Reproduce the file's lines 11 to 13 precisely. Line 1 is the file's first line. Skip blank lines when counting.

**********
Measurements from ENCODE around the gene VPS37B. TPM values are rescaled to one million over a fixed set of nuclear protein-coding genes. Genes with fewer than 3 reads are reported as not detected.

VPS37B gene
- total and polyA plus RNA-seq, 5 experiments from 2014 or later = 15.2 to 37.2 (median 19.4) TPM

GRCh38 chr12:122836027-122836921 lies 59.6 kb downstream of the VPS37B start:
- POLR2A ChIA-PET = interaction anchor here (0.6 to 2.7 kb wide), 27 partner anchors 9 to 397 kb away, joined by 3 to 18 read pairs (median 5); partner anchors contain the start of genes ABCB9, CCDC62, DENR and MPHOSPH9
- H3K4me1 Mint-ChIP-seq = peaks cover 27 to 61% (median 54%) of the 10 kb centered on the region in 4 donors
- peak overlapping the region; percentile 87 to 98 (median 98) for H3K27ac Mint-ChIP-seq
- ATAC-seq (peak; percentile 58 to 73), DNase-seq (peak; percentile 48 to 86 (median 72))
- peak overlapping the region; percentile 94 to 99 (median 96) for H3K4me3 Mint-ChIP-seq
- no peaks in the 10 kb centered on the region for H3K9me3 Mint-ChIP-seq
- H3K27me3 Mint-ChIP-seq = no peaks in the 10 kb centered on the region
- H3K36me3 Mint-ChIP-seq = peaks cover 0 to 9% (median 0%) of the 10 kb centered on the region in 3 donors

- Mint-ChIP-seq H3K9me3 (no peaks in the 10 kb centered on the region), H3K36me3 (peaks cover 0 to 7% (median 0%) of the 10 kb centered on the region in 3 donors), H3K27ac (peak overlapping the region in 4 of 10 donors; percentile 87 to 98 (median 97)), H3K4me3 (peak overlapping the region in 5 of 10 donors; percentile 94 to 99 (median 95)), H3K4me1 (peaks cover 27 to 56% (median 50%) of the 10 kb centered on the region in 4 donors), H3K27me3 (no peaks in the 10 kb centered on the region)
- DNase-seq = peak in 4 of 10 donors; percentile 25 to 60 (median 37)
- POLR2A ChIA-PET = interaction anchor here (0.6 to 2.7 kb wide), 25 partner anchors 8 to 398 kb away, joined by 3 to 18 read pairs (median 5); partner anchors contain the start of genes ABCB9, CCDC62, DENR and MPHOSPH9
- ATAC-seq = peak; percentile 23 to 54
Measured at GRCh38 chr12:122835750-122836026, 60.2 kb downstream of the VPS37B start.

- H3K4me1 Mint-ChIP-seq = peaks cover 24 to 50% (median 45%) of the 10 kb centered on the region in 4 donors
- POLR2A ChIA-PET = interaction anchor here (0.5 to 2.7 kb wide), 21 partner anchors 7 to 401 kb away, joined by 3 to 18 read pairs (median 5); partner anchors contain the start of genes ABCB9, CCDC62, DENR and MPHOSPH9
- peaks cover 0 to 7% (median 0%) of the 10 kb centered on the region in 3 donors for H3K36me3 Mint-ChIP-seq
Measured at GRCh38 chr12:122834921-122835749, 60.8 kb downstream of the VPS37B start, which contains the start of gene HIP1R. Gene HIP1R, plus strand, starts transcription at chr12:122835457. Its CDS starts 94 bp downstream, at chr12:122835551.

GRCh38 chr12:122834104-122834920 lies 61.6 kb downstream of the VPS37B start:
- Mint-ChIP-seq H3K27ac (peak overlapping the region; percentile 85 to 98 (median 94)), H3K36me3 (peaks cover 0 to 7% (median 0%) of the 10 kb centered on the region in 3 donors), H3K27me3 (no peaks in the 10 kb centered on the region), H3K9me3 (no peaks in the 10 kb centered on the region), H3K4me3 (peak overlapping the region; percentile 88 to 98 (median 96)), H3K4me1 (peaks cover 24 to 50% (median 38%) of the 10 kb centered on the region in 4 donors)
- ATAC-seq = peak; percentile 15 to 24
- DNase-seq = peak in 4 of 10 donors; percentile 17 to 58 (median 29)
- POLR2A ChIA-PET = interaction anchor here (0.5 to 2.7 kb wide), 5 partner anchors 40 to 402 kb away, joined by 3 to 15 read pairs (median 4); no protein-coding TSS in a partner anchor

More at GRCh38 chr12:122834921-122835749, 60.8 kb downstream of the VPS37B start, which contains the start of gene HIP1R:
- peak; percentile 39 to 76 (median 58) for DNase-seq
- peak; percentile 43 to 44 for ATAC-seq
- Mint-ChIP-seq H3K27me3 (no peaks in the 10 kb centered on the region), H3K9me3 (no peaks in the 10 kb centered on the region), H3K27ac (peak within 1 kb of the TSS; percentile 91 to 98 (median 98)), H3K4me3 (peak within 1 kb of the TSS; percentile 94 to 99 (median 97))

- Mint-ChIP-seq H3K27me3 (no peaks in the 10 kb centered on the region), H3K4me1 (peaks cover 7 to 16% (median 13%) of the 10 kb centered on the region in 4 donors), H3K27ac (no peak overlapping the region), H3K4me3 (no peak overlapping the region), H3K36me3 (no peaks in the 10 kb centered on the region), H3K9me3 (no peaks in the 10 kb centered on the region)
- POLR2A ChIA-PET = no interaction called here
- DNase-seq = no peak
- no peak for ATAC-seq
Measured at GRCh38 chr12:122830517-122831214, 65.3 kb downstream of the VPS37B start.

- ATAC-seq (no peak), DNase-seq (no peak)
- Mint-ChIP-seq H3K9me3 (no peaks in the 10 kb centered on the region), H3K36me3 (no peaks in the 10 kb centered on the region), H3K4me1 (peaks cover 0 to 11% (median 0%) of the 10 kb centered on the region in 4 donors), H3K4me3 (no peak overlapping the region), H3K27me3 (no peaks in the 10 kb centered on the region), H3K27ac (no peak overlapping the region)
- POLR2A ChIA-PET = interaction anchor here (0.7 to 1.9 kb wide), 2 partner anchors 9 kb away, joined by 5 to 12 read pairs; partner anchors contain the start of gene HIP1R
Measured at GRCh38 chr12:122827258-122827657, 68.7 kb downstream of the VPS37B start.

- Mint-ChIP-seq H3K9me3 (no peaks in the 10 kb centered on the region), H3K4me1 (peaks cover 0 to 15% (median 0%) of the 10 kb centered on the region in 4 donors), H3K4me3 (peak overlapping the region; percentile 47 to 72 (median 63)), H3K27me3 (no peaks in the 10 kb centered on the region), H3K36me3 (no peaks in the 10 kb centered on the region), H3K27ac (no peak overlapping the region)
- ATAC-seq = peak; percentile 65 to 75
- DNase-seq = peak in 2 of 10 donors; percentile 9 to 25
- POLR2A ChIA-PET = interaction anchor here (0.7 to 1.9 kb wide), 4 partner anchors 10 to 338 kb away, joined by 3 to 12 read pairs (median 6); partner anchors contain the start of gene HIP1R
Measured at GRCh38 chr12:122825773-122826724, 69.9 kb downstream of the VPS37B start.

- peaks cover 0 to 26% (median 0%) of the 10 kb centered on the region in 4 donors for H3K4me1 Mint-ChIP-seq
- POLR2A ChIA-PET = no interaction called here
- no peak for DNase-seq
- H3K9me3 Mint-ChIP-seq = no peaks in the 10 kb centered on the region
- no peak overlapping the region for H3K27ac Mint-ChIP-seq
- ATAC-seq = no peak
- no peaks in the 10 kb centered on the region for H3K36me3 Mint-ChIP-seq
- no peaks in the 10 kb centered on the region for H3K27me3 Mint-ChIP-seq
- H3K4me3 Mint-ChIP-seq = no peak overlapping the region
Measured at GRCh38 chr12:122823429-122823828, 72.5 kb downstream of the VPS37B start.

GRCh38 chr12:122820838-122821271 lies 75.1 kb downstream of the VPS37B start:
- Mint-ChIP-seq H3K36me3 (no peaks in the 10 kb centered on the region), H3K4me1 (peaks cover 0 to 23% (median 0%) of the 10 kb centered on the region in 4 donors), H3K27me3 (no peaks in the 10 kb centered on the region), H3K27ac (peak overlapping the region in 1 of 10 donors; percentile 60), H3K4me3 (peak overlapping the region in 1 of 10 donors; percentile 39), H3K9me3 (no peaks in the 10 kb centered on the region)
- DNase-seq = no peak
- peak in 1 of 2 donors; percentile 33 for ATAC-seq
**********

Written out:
- H3K27me3 Mint-ChIP-seq = no peaks in the 10 kb centered on the region
- H3K36me3 Mint-ChIP-seq = peaks cover 0 to 9% (median 0%) of the 10 kb centered on the region in 3 donors

- Mint-ChIP-seq H3K9me3 (no peaks in the 10 kb centered on the region), H3K36me3 (peaks cover 0 to 7% (median 0%) of the 10 kb centered on the region in 3 donors), H3K27ac (peak overlapping the region in 4 of 10 donors; percentile 87 to 98 (median 97)), H3K4me3 (peak overlapping the region in 5 of 10 donors; percentile 94 to 99 (median 95)), H3K4me1 (peaks cover 27 to 56% (median 50%) of the 10 kb centered on the region in 4 donors), H3K27me3 (no peaks in the 10 kb centered on the region)